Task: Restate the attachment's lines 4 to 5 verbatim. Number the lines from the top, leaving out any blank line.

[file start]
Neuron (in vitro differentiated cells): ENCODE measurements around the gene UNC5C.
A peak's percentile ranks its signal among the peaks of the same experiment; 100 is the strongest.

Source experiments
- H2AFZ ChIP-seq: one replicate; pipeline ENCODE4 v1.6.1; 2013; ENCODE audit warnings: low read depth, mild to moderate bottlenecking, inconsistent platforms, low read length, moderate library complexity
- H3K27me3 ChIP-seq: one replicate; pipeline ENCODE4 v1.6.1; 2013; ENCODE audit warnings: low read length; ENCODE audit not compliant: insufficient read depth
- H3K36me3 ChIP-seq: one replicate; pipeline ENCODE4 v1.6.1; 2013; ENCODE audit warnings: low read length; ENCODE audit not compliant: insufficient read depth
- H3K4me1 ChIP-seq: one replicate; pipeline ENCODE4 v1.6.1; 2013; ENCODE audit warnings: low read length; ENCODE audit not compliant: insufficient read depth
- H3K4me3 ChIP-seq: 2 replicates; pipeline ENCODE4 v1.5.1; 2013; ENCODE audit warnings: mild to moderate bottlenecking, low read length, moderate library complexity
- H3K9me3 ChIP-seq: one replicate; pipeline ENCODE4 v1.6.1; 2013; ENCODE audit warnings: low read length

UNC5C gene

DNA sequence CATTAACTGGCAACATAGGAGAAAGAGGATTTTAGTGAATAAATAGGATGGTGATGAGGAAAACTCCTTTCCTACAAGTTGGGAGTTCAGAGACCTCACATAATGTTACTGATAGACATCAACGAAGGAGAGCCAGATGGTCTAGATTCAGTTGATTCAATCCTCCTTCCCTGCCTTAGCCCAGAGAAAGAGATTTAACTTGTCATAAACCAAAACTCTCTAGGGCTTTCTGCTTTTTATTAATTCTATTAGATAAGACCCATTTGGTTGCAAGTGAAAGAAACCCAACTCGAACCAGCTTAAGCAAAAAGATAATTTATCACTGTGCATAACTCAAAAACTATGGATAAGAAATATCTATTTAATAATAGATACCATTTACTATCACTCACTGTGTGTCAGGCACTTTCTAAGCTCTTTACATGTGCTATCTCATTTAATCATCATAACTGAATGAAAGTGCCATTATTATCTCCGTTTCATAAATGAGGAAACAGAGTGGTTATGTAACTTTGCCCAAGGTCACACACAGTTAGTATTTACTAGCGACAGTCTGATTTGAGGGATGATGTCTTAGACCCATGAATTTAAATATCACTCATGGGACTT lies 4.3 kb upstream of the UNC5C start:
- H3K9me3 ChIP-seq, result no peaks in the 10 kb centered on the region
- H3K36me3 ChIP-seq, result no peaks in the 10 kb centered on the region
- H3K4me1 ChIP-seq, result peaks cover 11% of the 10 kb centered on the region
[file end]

- H2AFZ ChIP-seq: one replicate; pipeline ENCODE4 v1.6.1; 2013; ENCODE audit warnings: low read depth, mild to moderate bottlenecking, inconsistent platforms, low read length, moderate library complexity
- H3K27me3 ChIP-seq: one replicate; pipeline ENCODE4 v1.6.1; 2013; ENCODE audit warnings: low read length; ENCODE audit not compliant: insufficient read depth